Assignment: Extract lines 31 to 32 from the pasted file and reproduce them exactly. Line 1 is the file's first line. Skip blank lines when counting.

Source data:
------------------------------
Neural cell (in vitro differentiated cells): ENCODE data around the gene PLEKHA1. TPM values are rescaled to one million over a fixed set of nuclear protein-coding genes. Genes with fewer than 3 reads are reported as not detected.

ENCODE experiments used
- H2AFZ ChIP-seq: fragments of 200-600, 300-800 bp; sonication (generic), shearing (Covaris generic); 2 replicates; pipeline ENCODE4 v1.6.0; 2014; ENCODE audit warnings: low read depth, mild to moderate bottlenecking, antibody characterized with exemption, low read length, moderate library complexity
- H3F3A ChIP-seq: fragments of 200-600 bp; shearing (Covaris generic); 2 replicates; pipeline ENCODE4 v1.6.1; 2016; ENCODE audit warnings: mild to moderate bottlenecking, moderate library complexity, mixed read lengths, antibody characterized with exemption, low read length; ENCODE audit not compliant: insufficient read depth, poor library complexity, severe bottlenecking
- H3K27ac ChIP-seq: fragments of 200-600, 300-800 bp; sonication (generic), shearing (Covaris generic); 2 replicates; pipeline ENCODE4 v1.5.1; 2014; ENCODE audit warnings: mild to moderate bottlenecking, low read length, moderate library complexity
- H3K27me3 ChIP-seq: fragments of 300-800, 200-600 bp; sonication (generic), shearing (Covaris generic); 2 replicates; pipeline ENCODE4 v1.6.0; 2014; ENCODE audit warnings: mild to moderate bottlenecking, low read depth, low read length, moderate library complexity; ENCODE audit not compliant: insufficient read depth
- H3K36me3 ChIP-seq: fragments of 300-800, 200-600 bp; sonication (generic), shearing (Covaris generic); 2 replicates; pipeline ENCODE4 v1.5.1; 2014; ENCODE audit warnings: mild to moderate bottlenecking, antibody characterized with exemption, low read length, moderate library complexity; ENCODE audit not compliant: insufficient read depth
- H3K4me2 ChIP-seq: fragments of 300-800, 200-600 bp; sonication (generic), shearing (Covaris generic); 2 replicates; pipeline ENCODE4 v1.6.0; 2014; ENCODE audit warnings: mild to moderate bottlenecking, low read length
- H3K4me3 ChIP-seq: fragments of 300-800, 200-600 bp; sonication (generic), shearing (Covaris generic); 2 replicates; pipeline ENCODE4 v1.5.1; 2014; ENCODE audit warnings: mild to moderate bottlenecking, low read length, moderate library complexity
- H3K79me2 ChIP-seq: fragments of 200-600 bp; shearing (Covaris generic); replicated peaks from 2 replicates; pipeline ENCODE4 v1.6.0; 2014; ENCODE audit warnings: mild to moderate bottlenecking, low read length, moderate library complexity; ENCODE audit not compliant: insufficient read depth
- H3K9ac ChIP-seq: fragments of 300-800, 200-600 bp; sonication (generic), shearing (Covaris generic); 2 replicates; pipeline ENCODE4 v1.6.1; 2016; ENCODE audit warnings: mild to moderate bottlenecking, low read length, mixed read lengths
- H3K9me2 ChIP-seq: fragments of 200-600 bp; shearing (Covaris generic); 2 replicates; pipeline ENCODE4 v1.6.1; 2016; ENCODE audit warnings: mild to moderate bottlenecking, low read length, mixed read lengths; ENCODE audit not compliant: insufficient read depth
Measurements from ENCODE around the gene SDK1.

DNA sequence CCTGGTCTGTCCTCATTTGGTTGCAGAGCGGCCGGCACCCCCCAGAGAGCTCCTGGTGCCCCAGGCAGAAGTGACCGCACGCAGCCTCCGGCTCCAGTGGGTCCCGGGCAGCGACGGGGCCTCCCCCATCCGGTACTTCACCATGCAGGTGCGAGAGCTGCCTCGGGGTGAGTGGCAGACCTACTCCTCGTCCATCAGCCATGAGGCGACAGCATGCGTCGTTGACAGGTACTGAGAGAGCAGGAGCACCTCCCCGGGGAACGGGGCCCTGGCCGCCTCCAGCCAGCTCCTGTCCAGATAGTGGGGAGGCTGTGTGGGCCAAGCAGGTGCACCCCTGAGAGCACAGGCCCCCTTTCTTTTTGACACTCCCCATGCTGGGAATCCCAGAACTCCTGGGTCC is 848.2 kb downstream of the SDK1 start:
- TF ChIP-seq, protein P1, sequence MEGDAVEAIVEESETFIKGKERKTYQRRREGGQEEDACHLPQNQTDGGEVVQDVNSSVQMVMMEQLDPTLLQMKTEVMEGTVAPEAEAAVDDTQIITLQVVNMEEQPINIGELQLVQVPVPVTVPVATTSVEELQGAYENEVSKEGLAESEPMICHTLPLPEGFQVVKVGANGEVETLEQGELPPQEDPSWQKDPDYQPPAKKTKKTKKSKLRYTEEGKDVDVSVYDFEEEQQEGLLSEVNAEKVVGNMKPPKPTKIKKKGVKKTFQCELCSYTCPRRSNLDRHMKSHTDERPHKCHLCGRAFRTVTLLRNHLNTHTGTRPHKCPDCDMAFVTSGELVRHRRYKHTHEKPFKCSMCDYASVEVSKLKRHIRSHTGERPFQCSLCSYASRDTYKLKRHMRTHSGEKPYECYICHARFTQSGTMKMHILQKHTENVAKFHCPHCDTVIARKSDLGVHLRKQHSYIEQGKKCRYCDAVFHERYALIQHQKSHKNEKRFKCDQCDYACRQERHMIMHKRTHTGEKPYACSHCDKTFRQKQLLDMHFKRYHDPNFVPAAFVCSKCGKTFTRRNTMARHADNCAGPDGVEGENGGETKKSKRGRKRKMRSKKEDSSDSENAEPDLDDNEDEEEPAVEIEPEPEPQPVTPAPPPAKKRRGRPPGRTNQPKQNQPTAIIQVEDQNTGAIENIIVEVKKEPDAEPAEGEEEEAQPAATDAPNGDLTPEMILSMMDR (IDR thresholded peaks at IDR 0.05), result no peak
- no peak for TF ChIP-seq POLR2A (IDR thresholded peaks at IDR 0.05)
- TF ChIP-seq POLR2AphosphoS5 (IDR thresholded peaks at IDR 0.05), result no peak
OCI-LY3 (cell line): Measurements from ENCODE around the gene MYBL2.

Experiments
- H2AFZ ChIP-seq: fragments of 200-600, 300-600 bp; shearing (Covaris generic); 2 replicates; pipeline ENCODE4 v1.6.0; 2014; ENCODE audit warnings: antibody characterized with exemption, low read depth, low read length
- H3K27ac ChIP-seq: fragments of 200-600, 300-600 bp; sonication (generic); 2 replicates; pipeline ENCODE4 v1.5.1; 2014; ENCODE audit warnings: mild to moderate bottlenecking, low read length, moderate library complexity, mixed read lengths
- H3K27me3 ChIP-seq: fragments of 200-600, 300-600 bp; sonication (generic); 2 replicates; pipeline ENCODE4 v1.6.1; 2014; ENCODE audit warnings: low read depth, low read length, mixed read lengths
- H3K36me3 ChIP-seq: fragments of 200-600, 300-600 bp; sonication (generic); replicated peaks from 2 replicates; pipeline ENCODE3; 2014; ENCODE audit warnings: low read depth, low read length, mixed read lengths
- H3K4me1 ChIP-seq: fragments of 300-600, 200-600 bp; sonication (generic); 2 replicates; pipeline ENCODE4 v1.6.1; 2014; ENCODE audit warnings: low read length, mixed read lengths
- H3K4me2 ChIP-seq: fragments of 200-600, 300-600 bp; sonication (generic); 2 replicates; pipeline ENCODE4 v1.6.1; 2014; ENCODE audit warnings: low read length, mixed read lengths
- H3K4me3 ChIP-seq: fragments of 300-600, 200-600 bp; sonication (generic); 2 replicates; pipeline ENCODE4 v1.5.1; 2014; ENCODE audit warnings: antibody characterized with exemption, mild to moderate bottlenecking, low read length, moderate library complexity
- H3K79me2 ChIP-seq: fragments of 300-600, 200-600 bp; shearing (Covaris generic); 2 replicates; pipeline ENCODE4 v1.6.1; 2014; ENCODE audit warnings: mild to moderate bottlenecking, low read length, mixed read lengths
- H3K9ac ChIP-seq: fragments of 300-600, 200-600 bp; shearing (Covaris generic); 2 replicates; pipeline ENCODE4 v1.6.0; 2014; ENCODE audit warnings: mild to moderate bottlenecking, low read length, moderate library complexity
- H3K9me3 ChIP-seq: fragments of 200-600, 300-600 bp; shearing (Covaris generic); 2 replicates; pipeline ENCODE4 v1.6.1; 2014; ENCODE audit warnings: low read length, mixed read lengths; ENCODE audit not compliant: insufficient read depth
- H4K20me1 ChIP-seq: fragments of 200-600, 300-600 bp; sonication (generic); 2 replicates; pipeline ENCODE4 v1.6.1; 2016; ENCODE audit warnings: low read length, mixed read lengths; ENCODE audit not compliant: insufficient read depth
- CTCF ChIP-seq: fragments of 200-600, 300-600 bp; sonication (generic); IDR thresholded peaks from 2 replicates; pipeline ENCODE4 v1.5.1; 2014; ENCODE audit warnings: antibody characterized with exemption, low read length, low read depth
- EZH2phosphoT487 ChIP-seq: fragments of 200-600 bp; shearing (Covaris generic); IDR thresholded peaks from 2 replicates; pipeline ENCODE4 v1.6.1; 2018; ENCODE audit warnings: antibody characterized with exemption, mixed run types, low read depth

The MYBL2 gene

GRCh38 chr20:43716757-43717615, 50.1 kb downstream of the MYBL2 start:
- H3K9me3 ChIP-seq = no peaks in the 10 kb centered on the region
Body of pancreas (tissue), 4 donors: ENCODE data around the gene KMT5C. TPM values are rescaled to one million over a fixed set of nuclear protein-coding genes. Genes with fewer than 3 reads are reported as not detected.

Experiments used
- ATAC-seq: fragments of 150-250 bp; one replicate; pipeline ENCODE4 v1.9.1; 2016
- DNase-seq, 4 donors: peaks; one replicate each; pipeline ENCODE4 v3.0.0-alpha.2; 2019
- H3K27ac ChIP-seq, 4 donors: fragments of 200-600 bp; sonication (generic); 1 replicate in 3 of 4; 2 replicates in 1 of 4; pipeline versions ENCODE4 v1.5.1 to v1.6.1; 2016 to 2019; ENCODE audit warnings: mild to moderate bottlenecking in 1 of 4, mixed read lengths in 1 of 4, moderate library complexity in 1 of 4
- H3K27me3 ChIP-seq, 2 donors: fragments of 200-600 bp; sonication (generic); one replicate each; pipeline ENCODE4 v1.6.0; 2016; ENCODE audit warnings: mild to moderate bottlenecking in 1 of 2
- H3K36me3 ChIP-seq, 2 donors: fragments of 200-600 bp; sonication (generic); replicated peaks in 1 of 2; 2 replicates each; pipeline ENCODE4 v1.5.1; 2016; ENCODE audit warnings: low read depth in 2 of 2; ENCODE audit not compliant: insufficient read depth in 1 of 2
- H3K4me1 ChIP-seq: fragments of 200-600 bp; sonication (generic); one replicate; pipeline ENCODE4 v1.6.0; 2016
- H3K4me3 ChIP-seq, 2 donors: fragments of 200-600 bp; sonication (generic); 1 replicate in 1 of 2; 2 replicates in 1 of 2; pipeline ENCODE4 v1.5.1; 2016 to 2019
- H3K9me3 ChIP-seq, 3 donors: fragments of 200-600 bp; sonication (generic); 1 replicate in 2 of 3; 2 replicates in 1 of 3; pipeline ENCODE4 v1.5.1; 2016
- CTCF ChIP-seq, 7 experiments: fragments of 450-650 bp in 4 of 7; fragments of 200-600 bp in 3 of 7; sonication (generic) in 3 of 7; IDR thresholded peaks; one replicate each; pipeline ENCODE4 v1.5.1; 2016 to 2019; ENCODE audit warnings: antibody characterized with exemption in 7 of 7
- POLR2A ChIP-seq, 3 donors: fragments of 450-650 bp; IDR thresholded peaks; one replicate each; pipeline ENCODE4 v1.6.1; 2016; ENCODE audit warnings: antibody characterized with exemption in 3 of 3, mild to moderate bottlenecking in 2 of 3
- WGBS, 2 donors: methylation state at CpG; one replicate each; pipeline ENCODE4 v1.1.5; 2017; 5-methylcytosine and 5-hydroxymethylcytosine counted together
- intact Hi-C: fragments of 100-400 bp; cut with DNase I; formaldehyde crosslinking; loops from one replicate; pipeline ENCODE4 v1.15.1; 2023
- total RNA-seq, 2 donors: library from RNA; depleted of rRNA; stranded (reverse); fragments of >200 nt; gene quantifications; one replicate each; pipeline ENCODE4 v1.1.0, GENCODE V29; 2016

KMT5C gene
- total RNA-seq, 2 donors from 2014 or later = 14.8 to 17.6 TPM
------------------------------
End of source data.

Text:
- CTCF ChIP-seq: fragments of 200-600, 300-600 bp; sonication (generic); IDR thresholded peaks from 2 replicates; pipeline ENCODE4 v1.5.1; 2014; ENCODE audit warnings: antibody characterized with exemption, low read length, low read depth
- EZH2phosphoT487 ChIP-seq: fragments of 200-600 bp; shearing (Covaris generic); IDR thresholded peaks from 2 replicates; pipeline ENCODE4 v1.6.1; 2018; ENCODE audit warnings: antibody characterized with exemption, mixed run types, low read depth